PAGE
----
Regenerating the environmental economy, one spiritual entrepreneur at a time

Etsy.com recently went public as a stock and corporation. On its way to even greater monetary success, it gave birth to Etsy.org, a non-profit that joins the e-commerce website for creative entrepreneurs in becoming a different kind of business. 

My congregation became involved with Etsy in November when the Schumacher Center for a New Economics held its annual lecture in our meeting room at Judson Memorial Church here in New York City. Matt Stinchcomb of Etsy.com was the speaker. He gave us a lot to think about.

[Watch Matt Stinchcomb’s speech here]

We have long wondered what we could do to be more creative environmentalists. We wanted to do more than march and protest; we wanted to build. We wanted to be part of the solution, not the problem. We wanted to build both a new economy and a new environment.

Matt and I met several times after the lecture and realized that we had a lot in common. We had a gleam in our eyes about how jobs could be more than “just jobs,” and instead become vocations. We also had similar brands: We say at Judson we are “a church that is a little bit different, committed to making a big difference”; Etsy.com said it was “business unusual.”

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Next thing I knew we were writing a mission statement together for Etsy.org and launching the first cohort to train regenerative leaders, or spiritual entrepreneurs. You can apply to be a part of the first cohort of regenerative leaders or spiritual entrepreneurs at Etsy.org. The deadline is Aug. 24. 

The mission is to educate entrepreneurs in ways that develop the human capacity, convey the wisdom, evoke the insights and foster the community needed to build regenerative businesses. (Churches like mine that understand that prayer is about our feet and hands as well as our knees love these kinds of words.)

That density of mission may need a little unpacking. Each word matters. Each word attends the leadership crisis that joins the environmental crisis. How can we build an economy that will be sustainable? How? We will have to learn how; we weren’t born knowing how.

Developing a mission statement is mostly a matter of putting our hopes on a diet and putting them into humble, manageable form. You can’t just create a new way of doing commerce or redistribute money to working people or even create heaven on earth. You can do your part of each of those; a mission statement identifies which portion you will love onto your plate.

Writing the new Etsy.org mission statement involved all these boilerplate mission statement challenges, but it also had a little magic to it.

Maybe it was Matt’s father’s thesaurus that made its way into our conference room. It was so much better that the online ones we had been using. Maybe it was the ease with which three people who didn’t really know each other very well traded words and ideas and misgivings and “aha” moments. Erica Dorn, executive director for the project, joined us. Mostly, we had fun around the verbs. We felt a little spiritually pregnant.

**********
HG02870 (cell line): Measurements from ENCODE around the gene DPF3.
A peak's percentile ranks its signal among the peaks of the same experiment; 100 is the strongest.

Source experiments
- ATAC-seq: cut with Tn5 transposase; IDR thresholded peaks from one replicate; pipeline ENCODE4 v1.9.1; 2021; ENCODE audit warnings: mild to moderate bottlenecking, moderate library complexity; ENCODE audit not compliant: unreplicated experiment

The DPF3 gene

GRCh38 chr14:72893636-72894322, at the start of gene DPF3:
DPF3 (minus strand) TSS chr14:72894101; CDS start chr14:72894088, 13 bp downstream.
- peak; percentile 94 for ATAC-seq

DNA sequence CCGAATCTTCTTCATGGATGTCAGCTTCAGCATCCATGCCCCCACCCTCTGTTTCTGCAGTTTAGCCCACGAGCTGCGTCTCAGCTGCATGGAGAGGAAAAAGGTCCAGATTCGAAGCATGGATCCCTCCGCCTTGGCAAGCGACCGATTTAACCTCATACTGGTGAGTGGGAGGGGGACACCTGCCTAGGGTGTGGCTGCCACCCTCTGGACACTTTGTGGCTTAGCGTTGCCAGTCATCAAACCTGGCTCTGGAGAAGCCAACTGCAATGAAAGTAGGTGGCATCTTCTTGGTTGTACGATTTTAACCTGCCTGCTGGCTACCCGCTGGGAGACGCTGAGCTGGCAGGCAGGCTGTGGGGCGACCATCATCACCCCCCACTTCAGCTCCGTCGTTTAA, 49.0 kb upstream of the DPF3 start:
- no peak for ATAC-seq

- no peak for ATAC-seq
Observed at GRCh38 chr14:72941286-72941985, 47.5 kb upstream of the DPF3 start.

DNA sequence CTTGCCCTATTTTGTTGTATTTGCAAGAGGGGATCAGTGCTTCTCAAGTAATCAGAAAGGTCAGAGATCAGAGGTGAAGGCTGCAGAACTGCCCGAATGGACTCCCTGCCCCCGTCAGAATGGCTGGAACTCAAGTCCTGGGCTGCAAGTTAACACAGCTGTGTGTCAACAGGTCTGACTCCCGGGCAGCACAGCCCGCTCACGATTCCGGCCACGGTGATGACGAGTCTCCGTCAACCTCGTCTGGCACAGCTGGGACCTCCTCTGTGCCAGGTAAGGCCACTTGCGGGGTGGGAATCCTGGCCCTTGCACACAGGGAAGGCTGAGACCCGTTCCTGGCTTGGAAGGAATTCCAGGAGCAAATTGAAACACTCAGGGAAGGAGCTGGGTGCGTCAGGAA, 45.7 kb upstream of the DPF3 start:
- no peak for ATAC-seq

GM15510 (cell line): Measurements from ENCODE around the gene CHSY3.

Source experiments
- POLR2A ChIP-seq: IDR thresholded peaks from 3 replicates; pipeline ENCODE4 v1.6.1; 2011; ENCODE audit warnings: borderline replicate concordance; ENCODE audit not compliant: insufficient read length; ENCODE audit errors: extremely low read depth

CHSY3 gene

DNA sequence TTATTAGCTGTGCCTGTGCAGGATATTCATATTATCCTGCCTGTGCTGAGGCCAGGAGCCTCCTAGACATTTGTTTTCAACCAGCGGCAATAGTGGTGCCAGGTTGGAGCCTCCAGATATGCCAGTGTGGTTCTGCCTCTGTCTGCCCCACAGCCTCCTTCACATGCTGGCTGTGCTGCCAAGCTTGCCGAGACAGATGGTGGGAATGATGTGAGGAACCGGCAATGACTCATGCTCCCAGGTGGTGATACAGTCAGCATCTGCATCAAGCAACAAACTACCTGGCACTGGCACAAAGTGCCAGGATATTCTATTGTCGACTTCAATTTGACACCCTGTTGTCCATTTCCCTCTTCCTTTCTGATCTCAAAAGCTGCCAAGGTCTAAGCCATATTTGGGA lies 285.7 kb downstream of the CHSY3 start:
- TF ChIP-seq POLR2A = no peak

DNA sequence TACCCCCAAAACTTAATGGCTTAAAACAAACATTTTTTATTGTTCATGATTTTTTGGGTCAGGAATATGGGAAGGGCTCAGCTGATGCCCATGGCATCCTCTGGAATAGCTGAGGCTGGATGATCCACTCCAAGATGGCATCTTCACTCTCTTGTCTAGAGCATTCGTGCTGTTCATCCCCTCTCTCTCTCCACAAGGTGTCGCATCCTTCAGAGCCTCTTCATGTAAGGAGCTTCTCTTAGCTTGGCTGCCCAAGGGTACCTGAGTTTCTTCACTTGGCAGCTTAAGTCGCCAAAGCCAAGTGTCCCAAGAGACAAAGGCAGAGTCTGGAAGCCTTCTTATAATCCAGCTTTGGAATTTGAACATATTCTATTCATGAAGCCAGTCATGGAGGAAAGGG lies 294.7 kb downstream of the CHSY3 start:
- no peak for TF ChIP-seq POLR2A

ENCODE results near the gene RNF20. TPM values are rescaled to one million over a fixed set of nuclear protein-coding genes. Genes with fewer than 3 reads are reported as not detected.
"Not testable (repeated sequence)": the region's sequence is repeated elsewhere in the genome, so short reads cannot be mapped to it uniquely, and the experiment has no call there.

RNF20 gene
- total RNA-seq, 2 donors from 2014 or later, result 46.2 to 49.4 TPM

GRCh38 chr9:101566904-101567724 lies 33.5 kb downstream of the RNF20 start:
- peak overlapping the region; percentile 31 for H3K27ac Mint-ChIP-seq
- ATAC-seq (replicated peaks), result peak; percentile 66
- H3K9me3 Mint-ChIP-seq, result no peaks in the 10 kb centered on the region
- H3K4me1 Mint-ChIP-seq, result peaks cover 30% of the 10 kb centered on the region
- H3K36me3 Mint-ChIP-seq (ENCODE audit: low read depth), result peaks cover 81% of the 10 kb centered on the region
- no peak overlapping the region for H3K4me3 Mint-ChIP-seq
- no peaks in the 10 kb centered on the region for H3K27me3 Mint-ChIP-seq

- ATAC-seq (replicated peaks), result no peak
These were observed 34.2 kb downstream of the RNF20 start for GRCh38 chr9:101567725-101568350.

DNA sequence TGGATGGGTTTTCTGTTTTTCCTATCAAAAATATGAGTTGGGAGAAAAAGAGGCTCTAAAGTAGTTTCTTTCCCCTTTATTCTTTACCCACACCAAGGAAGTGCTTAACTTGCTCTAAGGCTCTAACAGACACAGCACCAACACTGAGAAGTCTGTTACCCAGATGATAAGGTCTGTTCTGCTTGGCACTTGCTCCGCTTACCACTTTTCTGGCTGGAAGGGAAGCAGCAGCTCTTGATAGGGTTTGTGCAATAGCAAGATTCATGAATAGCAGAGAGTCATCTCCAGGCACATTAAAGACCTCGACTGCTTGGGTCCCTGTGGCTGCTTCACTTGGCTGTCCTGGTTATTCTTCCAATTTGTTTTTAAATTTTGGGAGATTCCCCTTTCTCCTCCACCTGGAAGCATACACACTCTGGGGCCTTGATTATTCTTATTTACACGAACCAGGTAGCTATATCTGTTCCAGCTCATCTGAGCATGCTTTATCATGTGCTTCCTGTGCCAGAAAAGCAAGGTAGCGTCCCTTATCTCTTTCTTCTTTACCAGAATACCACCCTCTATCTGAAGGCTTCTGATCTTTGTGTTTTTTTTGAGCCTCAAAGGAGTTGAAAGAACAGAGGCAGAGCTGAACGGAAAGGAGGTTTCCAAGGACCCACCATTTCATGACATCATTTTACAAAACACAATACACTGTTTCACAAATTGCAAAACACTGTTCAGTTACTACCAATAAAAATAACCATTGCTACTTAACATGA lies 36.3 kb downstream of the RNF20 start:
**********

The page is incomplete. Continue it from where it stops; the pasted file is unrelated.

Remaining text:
“Evoke” got everybody going. We loved it and were provoked by it. Evoke made the tilt toward the more spiritual in the entrepreneurial. It had a bold hope that human beings have what it takes to create new commerce and “all” we had to do was tend it and evoke it. It also tilted us toward emerging human capacity and against us being “just” another training institution for entrepreneurs who want to make money. (Nothing wrong with money as long as it regenerates.)

We knew we had three non-negotiable in the mission statement. One was that the person was as transformed as the product. By regenerative businesses, we meant regenerating the business maker and the business -- both, not either. The second was that we wanted to recognize wisdom as well as skill. We wanted doing and being to shake hands. The third was that Etsy.com would be almost as happy with it as we were.

There was a fourth matter that we wanted, which was acknowledgement of regeneration businesses as place-based and as relying on good old evolutionary theory. The business adapts to the environment and then the environment adapts to the business and then the cycle repeats. The person involved morphs just as much, responding, adapting, and changing, right down to the bones or the genes. 

We wanted to name ecological interdependence as a kind of pedagogy or way of learning. This “fourth” just didn’t fit until we realized that building regenerative businesses is fundamentally ecological and evolutionary. Saying the word “regeneration” implies evolution, place, adaptation and ongoing cycles of learning. The learning doesn’t stop -- it cycles.

The pedagogy will invite regenerators to redefine the meaning of success. Regenerators will go to the places that scare or depress them. The process of regeneration will give permission to despair and harness the energy of despair. Much of commerce, it seems, has come to an ecological and environmental and economic dead end. Wisdom starts there.

We don’t need more knowledge; we need more wisdom. Wisdom involves unlearning as well as learning. These are partners, not enemies. Learning apprentices itself to wisdom about who we are in a place and what the place is -- both, not either. Learning will do and doing will learn. 

Capacity will be evoked and regenerated. These are the big ideas that will form the small practice of regenerating businesses, one by one, person by person. That other spacious verb, “foster,” will show up in community, as well.

Spiritual entrepreneurs and regenerative leaders are as important as solar engineers and car manufacturers to the future of the planet. Maybe you already are one. Or maybe you’d like to become one, one spiritual entrepreneur at a time.

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